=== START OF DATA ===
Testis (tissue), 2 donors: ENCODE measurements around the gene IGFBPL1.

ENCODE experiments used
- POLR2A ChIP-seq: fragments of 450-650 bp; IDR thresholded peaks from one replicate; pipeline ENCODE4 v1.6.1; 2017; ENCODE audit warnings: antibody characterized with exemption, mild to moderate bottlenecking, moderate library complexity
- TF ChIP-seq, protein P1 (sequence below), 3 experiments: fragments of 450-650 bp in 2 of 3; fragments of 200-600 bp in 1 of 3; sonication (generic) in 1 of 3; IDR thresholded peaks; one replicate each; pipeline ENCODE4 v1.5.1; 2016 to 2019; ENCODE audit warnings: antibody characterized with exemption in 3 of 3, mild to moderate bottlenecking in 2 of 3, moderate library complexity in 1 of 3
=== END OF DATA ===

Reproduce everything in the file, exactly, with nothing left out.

Testis (tissue), 2 donors: ENCODE measurements around the gene IGFBPL1.

ENCODE experiments used
- POLR2A ChIP-seq: fragments of 450-650 bp; IDR thresholded peaks from one replicate; pipeline ENCODE4 v1.6.1; 2017; ENCODE audit warnings: antibody characterized with exemption, mild to moderate bottlenecking, moderate library complexity
- TF ChIP-seq, protein P1 (sequence below), 3 experiments: fragments of 450-650 bp in 2 of 3; fragments of 200-600 bp in 1 of 3; sonication (generic) in 1 of 3; IDR thresholded peaks; one replicate each; pipeline ENCODE4 v1.5.1; 2016 to 2019; ENCODE audit warnings: antibody characterized with exemption in 3 of 3, mild to moderate bottlenecking in 2 of 3, moderate library complexity in 1 of 3